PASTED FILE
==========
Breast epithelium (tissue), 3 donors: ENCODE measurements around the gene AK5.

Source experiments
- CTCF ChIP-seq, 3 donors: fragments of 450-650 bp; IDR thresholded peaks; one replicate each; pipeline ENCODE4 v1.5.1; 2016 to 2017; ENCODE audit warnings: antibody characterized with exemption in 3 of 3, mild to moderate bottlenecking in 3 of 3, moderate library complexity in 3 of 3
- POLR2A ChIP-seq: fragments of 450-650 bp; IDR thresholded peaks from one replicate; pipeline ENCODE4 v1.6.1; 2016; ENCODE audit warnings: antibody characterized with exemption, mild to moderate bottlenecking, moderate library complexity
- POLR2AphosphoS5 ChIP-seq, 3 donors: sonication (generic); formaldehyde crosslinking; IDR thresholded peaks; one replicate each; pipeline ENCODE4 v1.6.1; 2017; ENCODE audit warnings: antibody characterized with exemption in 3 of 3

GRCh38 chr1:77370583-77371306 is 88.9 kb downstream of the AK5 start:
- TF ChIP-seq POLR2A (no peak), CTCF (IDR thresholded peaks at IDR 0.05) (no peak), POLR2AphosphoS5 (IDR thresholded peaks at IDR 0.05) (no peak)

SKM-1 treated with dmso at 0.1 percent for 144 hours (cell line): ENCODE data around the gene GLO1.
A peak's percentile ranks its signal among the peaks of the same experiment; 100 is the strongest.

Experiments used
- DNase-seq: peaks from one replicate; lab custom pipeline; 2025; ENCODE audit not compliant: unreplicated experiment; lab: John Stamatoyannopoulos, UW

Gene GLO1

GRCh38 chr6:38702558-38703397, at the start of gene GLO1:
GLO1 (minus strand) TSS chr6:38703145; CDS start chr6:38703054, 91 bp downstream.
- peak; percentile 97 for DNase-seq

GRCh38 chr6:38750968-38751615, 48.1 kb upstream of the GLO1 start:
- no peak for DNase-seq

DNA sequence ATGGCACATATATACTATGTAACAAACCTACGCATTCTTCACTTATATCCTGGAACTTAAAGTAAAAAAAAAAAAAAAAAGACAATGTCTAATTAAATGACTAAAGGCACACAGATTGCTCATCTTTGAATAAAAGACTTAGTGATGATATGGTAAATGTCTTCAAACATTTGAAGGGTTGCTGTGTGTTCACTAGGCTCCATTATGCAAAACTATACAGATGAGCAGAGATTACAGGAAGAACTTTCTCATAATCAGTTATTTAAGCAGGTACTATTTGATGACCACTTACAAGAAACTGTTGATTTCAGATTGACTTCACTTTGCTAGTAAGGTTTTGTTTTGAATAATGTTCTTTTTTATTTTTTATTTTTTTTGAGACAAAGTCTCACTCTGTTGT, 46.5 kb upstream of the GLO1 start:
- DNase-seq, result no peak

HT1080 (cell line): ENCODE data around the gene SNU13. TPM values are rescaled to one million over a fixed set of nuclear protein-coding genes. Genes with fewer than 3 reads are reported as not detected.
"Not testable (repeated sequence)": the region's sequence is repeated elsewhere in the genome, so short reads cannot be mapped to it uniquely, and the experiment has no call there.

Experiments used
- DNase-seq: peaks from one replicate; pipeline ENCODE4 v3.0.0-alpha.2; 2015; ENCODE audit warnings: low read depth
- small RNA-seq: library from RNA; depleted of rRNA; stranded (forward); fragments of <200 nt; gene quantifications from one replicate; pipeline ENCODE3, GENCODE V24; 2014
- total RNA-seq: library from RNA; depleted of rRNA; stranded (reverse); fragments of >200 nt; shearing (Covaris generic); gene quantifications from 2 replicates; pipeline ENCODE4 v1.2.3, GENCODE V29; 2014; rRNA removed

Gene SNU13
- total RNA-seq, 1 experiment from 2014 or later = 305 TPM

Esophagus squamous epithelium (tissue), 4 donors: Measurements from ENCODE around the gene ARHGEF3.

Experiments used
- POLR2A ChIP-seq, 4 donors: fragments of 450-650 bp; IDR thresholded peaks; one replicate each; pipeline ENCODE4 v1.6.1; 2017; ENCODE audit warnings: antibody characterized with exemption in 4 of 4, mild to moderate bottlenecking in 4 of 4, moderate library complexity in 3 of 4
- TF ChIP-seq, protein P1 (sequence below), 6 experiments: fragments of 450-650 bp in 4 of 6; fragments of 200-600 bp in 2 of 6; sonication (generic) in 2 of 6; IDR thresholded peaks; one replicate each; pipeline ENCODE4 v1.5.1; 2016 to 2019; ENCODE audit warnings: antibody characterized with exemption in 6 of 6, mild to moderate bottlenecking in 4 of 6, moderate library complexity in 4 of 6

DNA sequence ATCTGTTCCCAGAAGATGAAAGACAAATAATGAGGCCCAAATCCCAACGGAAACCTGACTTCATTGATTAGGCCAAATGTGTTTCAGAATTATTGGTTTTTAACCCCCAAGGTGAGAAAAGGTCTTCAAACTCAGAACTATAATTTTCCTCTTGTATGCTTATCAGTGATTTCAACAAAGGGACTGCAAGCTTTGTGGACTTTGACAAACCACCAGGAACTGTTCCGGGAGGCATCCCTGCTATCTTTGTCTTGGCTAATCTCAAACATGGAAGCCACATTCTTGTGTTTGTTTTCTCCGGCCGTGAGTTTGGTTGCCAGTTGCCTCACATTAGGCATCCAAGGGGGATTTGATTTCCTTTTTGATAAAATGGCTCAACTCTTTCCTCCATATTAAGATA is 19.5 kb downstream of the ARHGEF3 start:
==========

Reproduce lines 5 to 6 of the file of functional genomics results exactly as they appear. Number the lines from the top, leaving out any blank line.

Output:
- POLR2AphosphoS5 ChIP-seq, 3 donors: sonication (generic); formaldehyde crosslinking; IDR thresholded peaks; one replicate each; pipeline ENCODE4 v1.6.1; 2017; ENCODE audit warnings: antibody characterized with exemption in 3 of 3

GRCh38 chr1:77370583-77371306 is 88.9 kb downstream of the AK5 start: